Social Justice

My name is George Caponigro. I am a human being living on this planet, a citizen of the United States and the world who spent some time without a home. For well over 20 years, I have worked on the frontlines of social justice at the local, state and national level, and I’ve been exposed to some of the greatest minds and people who’ve dedicated their lives to the issue.

I never intended to become an activist and advocate for social justice. Only now do I understand that it was due to a divine calling that I wound up at the First Church Shelter run by First Church In Cambridge. The mission of this shelter is social justice. Had I chosen to go to any other shelter to work on my issues, I would never have been involved in social justice or afforded opportunities that many others who do not have a home do not receive.

Because of this shelter, I had access to the press, and many people who work on various issues. I have had a spotlight on me that so many others who do not have a home are not given. I write this because I was afforded this spotlight to share with others. I only write this to share my experiences and my work on the frontlines with young people and children at risk and with homeless prevention.

Two of my accomplishments in this work are being a recipient of the Mitch Snyder award and serving for a year on the board of directors of Homestart.

It is extremely important to understand the reality of homelessness. Homeless people come from every background and segment of society. Young people and children are among the fastest growing segment of homeless people. It really frustrates me that the media portrays homeless people addicts or alcoholics living on the street.

It is very important to deal with some of the most afflicted and do what we can to help them, and it is great for fundraising and creating public awareness. But in my opinion, it is grossly unfair to the entire population of homeless people. Addicts are not the majority of homeless people and should not receive the most attention. There are homeless people living in shelters and in recovery, working their butts off doing all the right things. These people are just as important, if not more so, because they are an example to other homeless people.

I wish the media would understand that there are a range of stories. This would make their stories more compelling, and they would be more balanced in their reporting of the issues. I have seen many changes in homelessness through the years, but I’ve not seen our officials respond to the changing demographic issues. There needs to be more urgent action. The shelters are overcrowded, and the conditions in many are deplorable.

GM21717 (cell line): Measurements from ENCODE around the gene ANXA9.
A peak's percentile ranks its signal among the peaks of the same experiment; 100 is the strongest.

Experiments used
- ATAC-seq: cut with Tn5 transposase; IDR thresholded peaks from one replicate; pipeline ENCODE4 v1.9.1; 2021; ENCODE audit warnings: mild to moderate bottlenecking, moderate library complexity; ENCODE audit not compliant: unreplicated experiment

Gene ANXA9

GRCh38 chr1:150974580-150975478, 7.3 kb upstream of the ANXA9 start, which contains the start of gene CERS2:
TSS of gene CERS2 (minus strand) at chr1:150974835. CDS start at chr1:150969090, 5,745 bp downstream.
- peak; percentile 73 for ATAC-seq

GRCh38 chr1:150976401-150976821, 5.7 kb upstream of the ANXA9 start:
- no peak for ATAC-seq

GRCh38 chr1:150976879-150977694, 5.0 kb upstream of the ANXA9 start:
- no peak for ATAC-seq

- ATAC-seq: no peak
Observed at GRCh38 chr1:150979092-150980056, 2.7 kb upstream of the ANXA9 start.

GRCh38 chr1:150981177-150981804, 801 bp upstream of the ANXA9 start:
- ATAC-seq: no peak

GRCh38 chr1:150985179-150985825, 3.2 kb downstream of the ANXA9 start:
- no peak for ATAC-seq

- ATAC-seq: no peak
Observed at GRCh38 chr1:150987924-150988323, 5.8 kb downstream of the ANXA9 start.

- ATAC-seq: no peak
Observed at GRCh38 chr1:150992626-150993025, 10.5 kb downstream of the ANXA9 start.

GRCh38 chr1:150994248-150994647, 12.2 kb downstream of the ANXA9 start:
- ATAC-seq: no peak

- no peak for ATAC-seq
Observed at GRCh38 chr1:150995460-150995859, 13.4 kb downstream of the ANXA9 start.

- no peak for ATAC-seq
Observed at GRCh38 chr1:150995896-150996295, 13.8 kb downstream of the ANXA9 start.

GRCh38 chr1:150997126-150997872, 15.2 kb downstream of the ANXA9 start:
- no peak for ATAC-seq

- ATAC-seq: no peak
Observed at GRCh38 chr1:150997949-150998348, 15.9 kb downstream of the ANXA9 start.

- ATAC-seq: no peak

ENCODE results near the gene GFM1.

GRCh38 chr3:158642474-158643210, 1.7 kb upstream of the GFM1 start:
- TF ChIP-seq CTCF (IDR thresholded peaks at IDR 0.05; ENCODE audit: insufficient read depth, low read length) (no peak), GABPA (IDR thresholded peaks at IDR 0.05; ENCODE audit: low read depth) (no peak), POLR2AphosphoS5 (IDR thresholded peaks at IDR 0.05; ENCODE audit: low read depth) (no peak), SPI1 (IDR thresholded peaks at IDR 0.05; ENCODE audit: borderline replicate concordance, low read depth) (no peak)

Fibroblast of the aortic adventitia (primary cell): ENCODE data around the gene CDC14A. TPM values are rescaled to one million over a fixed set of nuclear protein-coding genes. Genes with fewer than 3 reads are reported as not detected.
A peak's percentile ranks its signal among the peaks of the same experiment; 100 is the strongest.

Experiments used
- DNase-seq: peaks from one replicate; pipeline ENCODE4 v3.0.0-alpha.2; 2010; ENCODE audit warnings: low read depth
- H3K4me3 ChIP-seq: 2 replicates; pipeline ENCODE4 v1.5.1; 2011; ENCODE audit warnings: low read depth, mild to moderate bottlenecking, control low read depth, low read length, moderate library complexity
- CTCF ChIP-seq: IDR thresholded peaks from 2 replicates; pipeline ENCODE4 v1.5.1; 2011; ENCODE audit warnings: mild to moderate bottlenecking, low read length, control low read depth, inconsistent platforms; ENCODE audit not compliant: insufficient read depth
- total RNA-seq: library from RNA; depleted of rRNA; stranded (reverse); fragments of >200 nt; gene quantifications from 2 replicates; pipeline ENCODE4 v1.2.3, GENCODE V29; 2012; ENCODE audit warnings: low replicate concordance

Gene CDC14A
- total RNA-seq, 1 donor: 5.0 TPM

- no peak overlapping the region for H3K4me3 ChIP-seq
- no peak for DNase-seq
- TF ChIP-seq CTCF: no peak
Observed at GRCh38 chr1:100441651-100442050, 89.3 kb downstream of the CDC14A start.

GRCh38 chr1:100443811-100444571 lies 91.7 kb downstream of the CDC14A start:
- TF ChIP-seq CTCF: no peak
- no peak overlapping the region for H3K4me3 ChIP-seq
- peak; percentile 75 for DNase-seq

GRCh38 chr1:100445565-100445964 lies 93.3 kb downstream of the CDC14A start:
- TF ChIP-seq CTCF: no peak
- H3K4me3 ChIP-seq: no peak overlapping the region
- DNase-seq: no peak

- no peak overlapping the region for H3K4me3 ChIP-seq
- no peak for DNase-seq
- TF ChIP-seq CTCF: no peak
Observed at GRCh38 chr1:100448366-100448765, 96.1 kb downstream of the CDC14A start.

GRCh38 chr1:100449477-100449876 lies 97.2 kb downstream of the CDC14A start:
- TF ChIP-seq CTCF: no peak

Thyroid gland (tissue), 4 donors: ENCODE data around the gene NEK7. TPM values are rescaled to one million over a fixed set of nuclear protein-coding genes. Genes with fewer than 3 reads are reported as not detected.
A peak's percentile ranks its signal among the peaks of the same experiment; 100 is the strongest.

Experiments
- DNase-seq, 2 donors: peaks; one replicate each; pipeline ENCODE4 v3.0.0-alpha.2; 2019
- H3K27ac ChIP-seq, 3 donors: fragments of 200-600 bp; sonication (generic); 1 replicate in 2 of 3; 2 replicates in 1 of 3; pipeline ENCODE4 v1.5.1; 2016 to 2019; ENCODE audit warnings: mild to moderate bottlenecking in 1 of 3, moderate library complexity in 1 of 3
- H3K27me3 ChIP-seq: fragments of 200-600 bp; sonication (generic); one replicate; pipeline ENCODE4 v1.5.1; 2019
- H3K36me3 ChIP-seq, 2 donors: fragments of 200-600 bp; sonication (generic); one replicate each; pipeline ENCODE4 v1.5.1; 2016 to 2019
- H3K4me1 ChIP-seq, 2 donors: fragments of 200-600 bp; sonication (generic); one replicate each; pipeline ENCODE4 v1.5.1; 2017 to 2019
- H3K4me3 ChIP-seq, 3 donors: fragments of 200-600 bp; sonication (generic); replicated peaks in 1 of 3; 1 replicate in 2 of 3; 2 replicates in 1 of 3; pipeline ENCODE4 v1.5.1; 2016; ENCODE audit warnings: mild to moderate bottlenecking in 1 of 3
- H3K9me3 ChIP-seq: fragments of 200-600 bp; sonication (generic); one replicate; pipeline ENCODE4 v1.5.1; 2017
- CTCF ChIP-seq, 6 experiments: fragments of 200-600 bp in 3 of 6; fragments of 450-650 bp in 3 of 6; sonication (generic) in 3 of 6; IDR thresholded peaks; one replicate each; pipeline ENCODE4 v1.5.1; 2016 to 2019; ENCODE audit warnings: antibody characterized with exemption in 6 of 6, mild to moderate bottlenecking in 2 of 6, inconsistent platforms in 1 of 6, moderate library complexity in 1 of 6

In my experience, public officials are tasked with creating budgets for all citizens. They have to make choices, and yes, at times, these are very difficult choices. But many of their choices and priorities are not going to make much of a difference at all to homeless people. They announce to the press over and over that people shouldn’t worry and should just trust them. “We have this homeless problem covered,” they announce. They introduce five-year and ten-year plans and then just kick the homeless can down the road to the next administration to deal with.

I’ve seen, every Christmas and Thanksgiving, our officials going to Pine Street or some other shelter for a photo opportunity with the homeless. But I see how much they’re doing and how much they care. I have little or no faith in them.

America is now switching from the criminalization of substance abuse and mental health to providing an army of social workers, mental health professionals, alcohol and drug counselors, treatment programs and beds. We need to keep in mind that there are 40 million people at or below the poverty line, and these are the people who are most affected by these issues.

Poverty and homelessness have been studied to death for years. There are proven solutions to these issues: housing first, treatment, safe and clean environments where recovery is encouraged, a base where people can work on a path out and, most importantly, an urgent plan to give people a path out in a reasonable amount of time.

I have learned that what happens to someone doesn’t define them. It’s how people live their lives that defines them. Nobody can take your dignity away. You can only give it away. That is why i refer to the homeless as people without a home.

I’d like to close by mentioning what doing this work has been like for me. The first event that sticks out in my mind was during a time when I had no experience of this kind of work. I went with a group from First Church to Washington D.C. to protest against Bill Clinton’s welfare reforms. We put together a beef stew meal and joined with many others at the largest shelter in America. This was mostly the work of Mitch Snyder.

I think we spent a week there. When I stood on a platform and spoke, I felt important. It was exciting to be making a difference. For quite a few years, I did quite a bit of traveling to different events in different states and went to many events at the local, state and national level. Only now, after all these years, do I understand that I had an innate skill and a culinary background that allowed me to be successful at this work. There were many times that the work was heartbreaking and frustrating, and it demanded great courage and sacrifice. However, I received far more than I ever gave. God bless. I would love to hear from you at: g2kids@yahoo.com.

 

George Caponigro is a member of the Boston Homeless Solidarity Committee and a former board member at Homestart.

Related posts

Top